Pope Francis has been a sea change for Catholic LGBTQ Ministry

Pope Francis smiles during a private meeting with Jesuit Fr. James Martin at the Vatican Sept. 30, 2019. (CNS/Vatican Media)

Two years ago yesterday, Sept. 30, I met with Pope Francis at the Vatican to speak about my work with LGBTQ Catholics. During that meeting, the Holy Father asked me to continue my ministry “in peace.” This was one of many steps that Francis has taken in reaching out to LGBTQ Catholics. But often people overlook the small steps Francis has taken in this area, which, taken together, add up to a sea change for the Catholic Church.

As I tweeted yesterday, I see 11 important steps Francis has taken since his election as pope in 2012. Let’s look at them chronologically.

  1. When asked about gay priests in 2013, Francis uttered perhaps the five most famous words of his papacy: “Who am I to judge?” With those words, he also became the first pope to use the word “gay” so publicly. It was a “revolution of tenderness,” to quote the pope, contained in one question. 
  2. During his pastoral visit to the United States in 2015, Francis met with his former student, Yayo Grassi, and Mr. Grassi’s same-sex partner. The affectionate greeting to not only Mr. Grassi but also his partner spoke volumes about the pope’s pastoral approach to same-sex couples.
  3. In his 2016 apostolic exhortation “Amoris Laetitia” (“The Joy of Love”), Francis wrote that when ministering to LGBTQ people, we should “before all else” affirm their human dignity and the church’s desire to oppose violence against them. 
  4. In 2016, on an in-flight press conference returning from Azerbaijan, Francis encouraged a ministry of “accompaniment,” saying that Jesus would never tell a gay person, “Go away from me because you are homosexual.”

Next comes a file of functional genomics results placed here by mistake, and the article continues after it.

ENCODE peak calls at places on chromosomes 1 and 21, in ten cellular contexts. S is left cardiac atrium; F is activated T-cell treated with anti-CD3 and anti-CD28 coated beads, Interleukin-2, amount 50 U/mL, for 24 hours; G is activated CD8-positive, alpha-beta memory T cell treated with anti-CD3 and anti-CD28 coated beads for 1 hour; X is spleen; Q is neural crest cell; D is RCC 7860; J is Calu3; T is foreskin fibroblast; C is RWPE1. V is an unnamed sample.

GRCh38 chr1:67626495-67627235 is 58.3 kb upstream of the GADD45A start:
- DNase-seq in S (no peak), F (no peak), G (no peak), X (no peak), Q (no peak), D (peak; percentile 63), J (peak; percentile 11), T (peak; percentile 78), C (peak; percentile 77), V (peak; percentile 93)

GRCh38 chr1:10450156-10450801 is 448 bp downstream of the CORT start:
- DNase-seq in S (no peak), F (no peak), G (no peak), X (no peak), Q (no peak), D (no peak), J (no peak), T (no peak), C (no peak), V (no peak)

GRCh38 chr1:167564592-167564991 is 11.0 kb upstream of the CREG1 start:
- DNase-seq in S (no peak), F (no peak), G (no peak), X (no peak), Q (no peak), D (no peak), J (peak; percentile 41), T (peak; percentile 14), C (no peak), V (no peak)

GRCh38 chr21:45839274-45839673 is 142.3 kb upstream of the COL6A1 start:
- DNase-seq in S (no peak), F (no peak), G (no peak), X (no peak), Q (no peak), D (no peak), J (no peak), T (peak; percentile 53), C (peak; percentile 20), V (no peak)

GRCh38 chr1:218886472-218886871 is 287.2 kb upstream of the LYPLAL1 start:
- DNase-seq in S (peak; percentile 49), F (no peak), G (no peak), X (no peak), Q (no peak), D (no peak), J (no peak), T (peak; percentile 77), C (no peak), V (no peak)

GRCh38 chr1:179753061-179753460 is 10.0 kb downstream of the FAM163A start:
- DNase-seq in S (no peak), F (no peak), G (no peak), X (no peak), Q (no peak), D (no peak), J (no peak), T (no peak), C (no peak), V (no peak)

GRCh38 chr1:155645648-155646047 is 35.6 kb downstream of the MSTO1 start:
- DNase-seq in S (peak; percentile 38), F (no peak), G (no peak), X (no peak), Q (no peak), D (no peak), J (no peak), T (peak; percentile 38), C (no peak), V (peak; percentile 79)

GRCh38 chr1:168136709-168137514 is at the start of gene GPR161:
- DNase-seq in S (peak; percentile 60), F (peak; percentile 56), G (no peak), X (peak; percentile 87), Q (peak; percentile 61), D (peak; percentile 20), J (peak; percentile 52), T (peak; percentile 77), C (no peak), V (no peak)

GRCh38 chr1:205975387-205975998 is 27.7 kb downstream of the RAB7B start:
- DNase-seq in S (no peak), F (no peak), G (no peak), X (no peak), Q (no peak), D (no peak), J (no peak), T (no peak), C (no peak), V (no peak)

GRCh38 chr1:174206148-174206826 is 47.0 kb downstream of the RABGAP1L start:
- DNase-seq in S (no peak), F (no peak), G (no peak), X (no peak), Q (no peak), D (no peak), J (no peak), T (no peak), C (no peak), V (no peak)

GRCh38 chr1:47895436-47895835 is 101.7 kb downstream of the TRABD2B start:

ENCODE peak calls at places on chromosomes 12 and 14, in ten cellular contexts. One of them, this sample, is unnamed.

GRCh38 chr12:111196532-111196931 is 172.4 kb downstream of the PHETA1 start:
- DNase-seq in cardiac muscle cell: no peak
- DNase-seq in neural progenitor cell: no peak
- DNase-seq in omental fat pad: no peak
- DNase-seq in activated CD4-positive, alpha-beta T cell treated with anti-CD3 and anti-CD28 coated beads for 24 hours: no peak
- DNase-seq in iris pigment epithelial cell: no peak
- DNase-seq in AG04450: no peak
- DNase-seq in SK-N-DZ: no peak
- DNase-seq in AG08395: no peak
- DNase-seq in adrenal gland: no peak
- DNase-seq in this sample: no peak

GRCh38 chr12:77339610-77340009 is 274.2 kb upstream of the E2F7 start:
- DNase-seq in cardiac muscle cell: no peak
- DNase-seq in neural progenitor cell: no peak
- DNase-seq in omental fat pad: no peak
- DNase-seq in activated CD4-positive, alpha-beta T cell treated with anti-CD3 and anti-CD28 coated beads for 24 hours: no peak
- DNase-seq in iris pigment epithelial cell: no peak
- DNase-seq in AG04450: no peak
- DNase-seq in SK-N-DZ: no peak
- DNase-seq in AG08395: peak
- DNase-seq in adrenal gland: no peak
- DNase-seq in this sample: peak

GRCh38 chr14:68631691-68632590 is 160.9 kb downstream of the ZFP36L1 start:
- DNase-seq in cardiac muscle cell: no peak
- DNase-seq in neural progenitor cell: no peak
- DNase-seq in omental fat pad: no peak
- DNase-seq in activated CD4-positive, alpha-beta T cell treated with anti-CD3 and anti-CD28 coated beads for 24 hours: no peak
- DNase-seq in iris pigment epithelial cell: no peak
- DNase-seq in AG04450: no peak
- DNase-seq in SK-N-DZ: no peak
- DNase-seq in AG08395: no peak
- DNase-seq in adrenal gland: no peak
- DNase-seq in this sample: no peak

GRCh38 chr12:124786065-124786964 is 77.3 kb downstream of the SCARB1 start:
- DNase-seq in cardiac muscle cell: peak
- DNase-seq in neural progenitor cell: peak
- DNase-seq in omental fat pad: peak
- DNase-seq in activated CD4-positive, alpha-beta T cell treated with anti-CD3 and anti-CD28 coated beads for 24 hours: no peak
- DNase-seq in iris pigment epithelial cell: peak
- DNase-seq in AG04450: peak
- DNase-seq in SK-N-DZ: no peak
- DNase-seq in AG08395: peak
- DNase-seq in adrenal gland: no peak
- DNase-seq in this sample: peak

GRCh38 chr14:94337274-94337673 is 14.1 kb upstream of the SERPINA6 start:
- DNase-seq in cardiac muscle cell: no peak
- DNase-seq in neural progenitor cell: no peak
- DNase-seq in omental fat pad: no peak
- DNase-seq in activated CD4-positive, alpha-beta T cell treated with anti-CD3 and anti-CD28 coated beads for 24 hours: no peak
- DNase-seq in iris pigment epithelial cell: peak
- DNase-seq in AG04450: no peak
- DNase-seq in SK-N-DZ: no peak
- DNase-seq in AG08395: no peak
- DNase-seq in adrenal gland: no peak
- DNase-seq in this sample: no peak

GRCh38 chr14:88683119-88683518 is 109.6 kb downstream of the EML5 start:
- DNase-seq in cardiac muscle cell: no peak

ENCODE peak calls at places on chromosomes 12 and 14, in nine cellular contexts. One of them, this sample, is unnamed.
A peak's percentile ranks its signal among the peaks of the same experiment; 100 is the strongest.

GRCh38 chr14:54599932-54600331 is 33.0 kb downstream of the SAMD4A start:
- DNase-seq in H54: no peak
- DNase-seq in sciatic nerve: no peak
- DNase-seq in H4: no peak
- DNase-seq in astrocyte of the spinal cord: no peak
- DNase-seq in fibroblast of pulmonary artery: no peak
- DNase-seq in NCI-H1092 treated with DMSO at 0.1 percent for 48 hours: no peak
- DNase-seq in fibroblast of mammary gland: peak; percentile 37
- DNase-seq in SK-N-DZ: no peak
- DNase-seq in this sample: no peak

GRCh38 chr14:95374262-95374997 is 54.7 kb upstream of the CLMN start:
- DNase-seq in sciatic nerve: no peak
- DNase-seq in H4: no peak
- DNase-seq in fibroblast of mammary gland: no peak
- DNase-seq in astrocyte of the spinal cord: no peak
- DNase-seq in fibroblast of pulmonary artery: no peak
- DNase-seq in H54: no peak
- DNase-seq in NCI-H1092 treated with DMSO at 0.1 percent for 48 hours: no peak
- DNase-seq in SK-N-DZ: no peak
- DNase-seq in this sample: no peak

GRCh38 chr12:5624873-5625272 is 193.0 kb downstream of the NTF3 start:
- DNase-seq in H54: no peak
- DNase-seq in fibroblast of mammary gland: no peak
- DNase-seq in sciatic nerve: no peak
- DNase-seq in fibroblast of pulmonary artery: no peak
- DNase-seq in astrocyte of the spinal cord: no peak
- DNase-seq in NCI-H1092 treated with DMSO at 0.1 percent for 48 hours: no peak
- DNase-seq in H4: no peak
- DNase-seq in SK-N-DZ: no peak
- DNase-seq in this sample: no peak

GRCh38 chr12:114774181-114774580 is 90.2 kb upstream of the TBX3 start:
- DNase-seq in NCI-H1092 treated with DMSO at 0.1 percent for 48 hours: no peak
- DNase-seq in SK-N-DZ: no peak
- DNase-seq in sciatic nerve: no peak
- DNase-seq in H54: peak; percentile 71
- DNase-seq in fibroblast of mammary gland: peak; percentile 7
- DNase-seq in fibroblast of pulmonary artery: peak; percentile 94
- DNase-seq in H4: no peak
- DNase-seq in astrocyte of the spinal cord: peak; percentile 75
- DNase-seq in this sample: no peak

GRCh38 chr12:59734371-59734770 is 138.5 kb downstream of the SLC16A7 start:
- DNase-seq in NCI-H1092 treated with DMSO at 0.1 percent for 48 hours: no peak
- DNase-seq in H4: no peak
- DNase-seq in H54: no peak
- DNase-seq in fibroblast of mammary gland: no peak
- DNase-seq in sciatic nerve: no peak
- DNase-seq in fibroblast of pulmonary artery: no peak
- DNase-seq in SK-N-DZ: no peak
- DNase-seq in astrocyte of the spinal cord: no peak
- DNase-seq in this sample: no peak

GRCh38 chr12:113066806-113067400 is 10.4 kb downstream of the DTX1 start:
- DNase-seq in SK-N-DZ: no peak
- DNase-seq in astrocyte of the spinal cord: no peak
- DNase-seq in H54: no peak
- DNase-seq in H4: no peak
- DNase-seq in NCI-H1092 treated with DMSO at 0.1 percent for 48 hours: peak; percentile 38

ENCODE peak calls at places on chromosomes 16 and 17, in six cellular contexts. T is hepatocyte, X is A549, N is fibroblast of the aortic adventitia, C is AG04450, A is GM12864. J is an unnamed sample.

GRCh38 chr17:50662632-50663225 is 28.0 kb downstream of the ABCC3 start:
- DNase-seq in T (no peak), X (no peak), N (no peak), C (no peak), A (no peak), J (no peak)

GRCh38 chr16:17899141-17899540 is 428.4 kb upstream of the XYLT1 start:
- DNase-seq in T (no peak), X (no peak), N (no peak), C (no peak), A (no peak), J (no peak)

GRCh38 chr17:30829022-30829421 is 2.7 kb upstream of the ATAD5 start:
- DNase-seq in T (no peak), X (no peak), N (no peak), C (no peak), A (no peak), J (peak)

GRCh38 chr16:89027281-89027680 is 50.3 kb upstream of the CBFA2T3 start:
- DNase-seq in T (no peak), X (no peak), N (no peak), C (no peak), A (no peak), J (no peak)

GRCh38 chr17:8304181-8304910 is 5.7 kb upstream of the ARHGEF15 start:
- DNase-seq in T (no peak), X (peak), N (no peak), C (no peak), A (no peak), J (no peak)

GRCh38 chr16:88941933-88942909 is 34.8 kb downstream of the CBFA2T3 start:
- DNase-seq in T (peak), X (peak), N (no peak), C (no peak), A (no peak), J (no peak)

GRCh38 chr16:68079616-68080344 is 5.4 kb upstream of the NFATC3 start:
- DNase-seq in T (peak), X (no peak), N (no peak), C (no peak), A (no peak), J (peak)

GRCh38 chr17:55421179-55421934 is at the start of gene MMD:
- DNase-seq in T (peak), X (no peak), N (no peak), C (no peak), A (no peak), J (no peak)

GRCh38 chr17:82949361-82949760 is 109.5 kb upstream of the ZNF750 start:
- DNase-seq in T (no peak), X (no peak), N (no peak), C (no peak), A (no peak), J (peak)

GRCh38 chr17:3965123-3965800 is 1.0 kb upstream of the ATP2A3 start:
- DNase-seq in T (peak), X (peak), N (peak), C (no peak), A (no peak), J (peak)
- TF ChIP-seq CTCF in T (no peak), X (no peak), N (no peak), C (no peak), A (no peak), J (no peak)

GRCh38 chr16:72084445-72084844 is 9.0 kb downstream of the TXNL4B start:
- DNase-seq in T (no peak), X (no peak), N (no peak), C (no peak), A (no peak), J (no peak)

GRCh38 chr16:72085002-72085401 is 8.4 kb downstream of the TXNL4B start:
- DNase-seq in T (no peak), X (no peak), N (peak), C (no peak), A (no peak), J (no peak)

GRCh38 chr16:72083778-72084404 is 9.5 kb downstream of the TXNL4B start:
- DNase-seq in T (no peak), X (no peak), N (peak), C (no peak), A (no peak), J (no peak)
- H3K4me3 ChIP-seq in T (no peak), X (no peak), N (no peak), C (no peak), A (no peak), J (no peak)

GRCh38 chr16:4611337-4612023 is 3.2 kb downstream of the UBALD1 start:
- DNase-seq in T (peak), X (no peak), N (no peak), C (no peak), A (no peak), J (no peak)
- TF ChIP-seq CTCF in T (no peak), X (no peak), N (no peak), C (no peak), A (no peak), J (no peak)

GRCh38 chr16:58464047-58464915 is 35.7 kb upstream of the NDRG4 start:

5. During an in-flight press conference in 2018, returning from the World Meeting of Families in Dublin, Ireland, Francis said that LGBTQ children should never be kicked out of their families. “Don’t condemn. Dialogue, Understand,” he said, summarizing what he would tell parents.  “Give the child space so he or she can express themselves.” The pope’s comments may have saved many young lives, and prevented many young people from becoming homeless.
  6. His 30-minute meeting with me in the Apostolic Palace in 2019, was listed on his official public schedule and accompanied by photographs from the Holy See’s Press Office, a sign of his support for LGBTQ ministry.
  7. In 2020, while defending traditional church teaching on marriage as between a man and woman, Francis nonetheless signaled his support for legal protections for civil unions in a documentary film called “Francesco.”
  8. Also last year, he offered his support for Sr. Mónica Astorga, an Argentine who had worked with transgender people for 14 years, saying, “God, who did not go to seminary or study theology, will repay you abundantly.”
  9. In March, he appointed Juan Carlos Cruz, an openly gay man and a clergy abuse survivor and advocate, to a high-level Vatican commission. In 2018, Mr. Cruz had reported that Francis had told him “God made you this way.” (Francis had said the same thing publicly during his in-flight press conference returning from Dublin that same year: “There have always been gay people and people with homosexual tendencies.”)
  10. In June, he wrote a warm letter on the occasion of the Outreach LGBTQ Catholic Ministry webinar, and also affirmed his prayers for this “flock” of LGBTQ people.”God’s heart,” he said, “is open to each and every person.”
  11. In a conversation last month in Slovakia, he encouraged Jesuits in that country to reach out pastorally to “homosexual couples,” not just individuals. That marks a significant change in the Vatican’s approach. 

Taken together, we can see how Francis’s approach to LGBTQ people is one of pastoral accompaniment, moving slowly, with certain limits, avoiding the dramatic statements that some people may crave. His focus has always been on the pastoral care of individuals, defending them against violence and supporting those who minister with them, in ways that would have not been countenanced by his predecessors.

Since his election in 2013, Francis has demonstrated himself to be a pastor to LGBTQ Catholics and their families.